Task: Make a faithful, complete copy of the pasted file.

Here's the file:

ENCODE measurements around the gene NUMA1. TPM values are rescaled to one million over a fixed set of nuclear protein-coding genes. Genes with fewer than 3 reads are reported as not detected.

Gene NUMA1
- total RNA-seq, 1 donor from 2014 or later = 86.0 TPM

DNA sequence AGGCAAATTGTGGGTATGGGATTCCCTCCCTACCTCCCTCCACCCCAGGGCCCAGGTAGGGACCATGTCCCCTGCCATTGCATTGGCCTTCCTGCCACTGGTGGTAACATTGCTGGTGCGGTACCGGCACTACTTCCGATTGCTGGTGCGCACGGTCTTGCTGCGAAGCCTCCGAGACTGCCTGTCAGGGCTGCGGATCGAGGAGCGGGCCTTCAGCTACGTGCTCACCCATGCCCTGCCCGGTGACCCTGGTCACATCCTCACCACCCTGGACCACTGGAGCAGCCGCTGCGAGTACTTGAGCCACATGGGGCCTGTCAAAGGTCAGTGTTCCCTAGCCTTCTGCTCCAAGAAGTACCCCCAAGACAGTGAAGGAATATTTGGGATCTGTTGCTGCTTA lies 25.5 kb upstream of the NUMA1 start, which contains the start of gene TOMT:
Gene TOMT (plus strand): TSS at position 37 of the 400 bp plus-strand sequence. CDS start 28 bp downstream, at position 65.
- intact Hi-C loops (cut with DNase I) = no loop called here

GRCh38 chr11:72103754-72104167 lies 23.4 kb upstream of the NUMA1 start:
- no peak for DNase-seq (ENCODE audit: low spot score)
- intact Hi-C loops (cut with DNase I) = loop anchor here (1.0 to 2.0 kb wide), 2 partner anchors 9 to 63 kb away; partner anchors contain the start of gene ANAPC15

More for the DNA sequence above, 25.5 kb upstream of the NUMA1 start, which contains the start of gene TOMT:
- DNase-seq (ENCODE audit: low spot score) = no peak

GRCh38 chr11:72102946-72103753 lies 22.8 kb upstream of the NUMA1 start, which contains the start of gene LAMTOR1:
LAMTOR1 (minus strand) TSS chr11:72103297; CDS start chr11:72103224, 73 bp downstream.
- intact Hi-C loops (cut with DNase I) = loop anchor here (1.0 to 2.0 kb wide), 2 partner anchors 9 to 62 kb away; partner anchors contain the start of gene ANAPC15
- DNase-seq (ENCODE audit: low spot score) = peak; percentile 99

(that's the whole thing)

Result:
ENCODE measurements around the gene NUMA1. TPM values are rescaled to one million over a fixed set of nuclear protein-coding genes. Genes with fewer than 3 reads are reported as not detected.

Gene NUMA1
- total RNA-seq, 1 donor from 2014 or later = 86.0 TPM

DNA sequence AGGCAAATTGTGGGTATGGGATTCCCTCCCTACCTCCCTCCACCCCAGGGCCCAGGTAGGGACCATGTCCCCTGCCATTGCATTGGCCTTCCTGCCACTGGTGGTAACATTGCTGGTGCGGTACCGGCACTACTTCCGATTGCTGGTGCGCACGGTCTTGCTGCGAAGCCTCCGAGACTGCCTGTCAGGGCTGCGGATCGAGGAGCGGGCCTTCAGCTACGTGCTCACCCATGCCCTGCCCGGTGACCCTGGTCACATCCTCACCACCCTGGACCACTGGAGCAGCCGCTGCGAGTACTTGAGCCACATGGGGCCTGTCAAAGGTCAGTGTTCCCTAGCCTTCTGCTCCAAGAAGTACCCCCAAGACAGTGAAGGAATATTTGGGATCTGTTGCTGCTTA lies 25.5 kb upstream of the NUMA1 start, which contains the start of gene TOMT:
Gene TOMT (plus strand): TSS at position 37 of the 400 bp plus-strand sequence. CDS start 28 bp downstream, at position 65.
- intact Hi-C loops (cut with DNase I) = no loop called here

GRCh38 chr11:72103754-72104167 lies 23.4 kb upstream of the NUMA1 start:
- no peak for DNase-seq (ENCODE audit: low spot score)
- intact Hi-C loops (cut with DNase I) = loop anchor here (1.0 to 2.0 kb wide), 2 partner anchors 9 to 63 kb away; partner anchors contain the start of gene ANAPC15

More for the DNA sequence above, 25.5 kb upstream of the NUMA1 start, which contains the start of gene TOMT:
- DNase-seq (ENCODE audit: low spot score) = no peak

GRCh38 chr11:72102946-72103753 lies 22.8 kb upstream of the NUMA1 start, which contains the start of gene LAMTOR1:
LAMTOR1 (minus strand) TSS chr11:72103297; CDS start chr11:72103224, 73 bp downstream.
- intact Hi-C loops (cut with DNase I) = loop anchor here (1.0 to 2.0 kb wide), 2 partner anchors 9 to 62 kb away; partner anchors contain the start of gene ANAPC15
- DNase-seq (ENCODE audit: low spot score) = peak; percentile 99